You try and build a safe and peaceful life where risks and, of course, suffering are excluded. However, sometimes you go beyond this simple principle and, for fear of suffering or experiencing any negative emotion, forget to live.
As a matter of fact, today, some people who’ve experienced disappointments in love, who’ve been betrayed, or who’ve suffered a loss, may choose not to ever fall in love again. Doors are closed and, in a certain way, they dispense with living a part of life that’s so important for the human being. On the other hand, everyone is free to make their own decisions and to choose the way they want to spend their days, without being judged or criticized. Nevertheless, you can’t isolate yourself from suffering, it’s almost impossible. You can’t live in a bubble hoping that the wind or the elements will never burst it. Sooner or later you’ll suffer disappointment, no matter how small. Or a betrayal, a loss, or even an illness. In fact, suffering is part of being human, and as such, you must know how to face it.
Face your suffering
One of the biggest mistakes in society today is to consider pain, tears, or suffering as something that should be hidden. Indeed, it’s considered preferable to hold back the tears and go to the bathroom so no one sees you. “Don’t cry, you have to grow up”, they told you when you were little. Therefore, you swallowed your rage and suffering and kept it inside you, like a monster that it was better not to show, and sometimes, not even talk about. This was a mistake. Because suffering isn’t abnormal, it’s not a disease or a sign of weakness. To suffer is to understand that something isn’t going well and you must know how to understand, assume, accept, and face it. Nothing more than that.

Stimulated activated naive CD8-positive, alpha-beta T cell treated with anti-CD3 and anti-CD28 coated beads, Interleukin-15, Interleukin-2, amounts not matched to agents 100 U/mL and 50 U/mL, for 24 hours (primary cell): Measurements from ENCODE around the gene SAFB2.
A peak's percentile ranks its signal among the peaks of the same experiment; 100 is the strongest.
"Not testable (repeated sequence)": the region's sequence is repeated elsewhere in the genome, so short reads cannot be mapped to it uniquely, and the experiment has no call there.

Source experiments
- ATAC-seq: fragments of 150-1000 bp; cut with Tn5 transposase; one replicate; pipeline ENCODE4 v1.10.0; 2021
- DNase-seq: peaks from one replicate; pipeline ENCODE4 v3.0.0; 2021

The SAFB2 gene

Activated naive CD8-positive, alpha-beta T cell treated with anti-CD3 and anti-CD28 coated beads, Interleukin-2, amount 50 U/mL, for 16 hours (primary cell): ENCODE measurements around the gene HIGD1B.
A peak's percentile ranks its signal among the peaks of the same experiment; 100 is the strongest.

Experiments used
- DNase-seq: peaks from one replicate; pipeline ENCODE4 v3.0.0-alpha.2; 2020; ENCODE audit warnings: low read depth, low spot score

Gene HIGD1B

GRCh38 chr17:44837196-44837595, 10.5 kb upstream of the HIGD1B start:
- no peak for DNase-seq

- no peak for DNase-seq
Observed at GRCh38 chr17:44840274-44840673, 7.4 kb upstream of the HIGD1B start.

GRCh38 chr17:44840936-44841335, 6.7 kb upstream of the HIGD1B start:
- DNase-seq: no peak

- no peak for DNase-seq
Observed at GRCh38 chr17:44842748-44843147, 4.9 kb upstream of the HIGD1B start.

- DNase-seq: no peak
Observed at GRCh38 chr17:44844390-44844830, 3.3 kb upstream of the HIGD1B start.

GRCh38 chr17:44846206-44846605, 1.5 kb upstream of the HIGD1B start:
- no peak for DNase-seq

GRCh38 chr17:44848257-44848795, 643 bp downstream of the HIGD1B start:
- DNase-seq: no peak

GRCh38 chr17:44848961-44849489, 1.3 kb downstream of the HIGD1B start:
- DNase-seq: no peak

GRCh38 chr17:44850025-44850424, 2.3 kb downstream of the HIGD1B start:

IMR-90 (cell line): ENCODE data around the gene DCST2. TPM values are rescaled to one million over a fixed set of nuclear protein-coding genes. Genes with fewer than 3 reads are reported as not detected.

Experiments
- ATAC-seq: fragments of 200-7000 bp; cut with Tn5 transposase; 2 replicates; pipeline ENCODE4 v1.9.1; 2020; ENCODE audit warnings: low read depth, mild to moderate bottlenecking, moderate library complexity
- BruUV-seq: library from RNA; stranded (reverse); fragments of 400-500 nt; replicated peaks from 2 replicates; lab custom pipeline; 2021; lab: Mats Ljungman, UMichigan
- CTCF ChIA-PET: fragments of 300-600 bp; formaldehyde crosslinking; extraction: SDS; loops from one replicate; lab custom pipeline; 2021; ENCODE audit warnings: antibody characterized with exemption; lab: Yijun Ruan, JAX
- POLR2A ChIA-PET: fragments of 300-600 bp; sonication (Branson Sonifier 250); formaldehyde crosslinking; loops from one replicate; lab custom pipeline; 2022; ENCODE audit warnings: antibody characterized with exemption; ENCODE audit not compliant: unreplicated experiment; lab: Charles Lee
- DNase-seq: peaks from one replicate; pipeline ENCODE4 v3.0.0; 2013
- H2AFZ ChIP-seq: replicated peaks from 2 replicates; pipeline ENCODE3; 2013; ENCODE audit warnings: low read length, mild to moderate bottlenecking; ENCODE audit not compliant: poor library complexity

Suffering is as normal as the air you breathe. Nevertheless, you sometimes come across people who complain “Why does it always happen to me?” as if pain and suffering only ever affect them. Reality isn’t like that. Everyone experiences the same things at some point. For example, being fired from a job, being rejected or abandoned, suffering disappointments, or losing someone. Pain doesn’t choose victims at random, it affects us all. Nonetheless, we all face it differently.
Some let themselves be defeated. They’re more likely to suffer from depression. There are also those who possess more resources to deal with suffering, yet they may not necessarily use them effectively. Some people simply tend to interpret everything negatively. They think misfortune follows them around, that they have no right to be happy, and they were born to suffer. On the other hand, there are those who, instead of interpreting their suffering, manage it. They develop their own strategies. This is important.
Develop your own coping strategies
Facing your suffering is really important. Remember that crying isn’t an act of pain, it’s a way of letting off steam and a natural need. Therefore, tears are normal and necessary. Don’t look for blame either. If you do, you’ll lengthen your recovery even more by adding the component of rage to your suffering. This means your feelings will be even more negative. Don’t blame anyone. Always think of yourself and how you can emerge from the abyss you’re currently drowning in. You must understand your suffering and not just accept it. If you accept it without fighting, it’ll be useless, because you’ll end up stuck there, in that painful situation.
Face your suffering. Accept your disappointment but look beyond it. Tell yourself that they’ve let you down because they just weren’t capable of making you happy. Recognize that you’ve done your best and that it’s now time to focus on your own life path in search of your well-being and happiness. Because you deserve to be happy.
Suffering is normal. Everyone has their own share of suffering. You must bear this in mind. Also, you need to learn how to manage it so that it doesn’t overflow. Because to continuously suffer suffocates you and makes you lose everything that surrounds you. Even those you love. It’s not worth it. Make sure you take action and fight for your own well-being.
Image Courtesy: Leah Johnston
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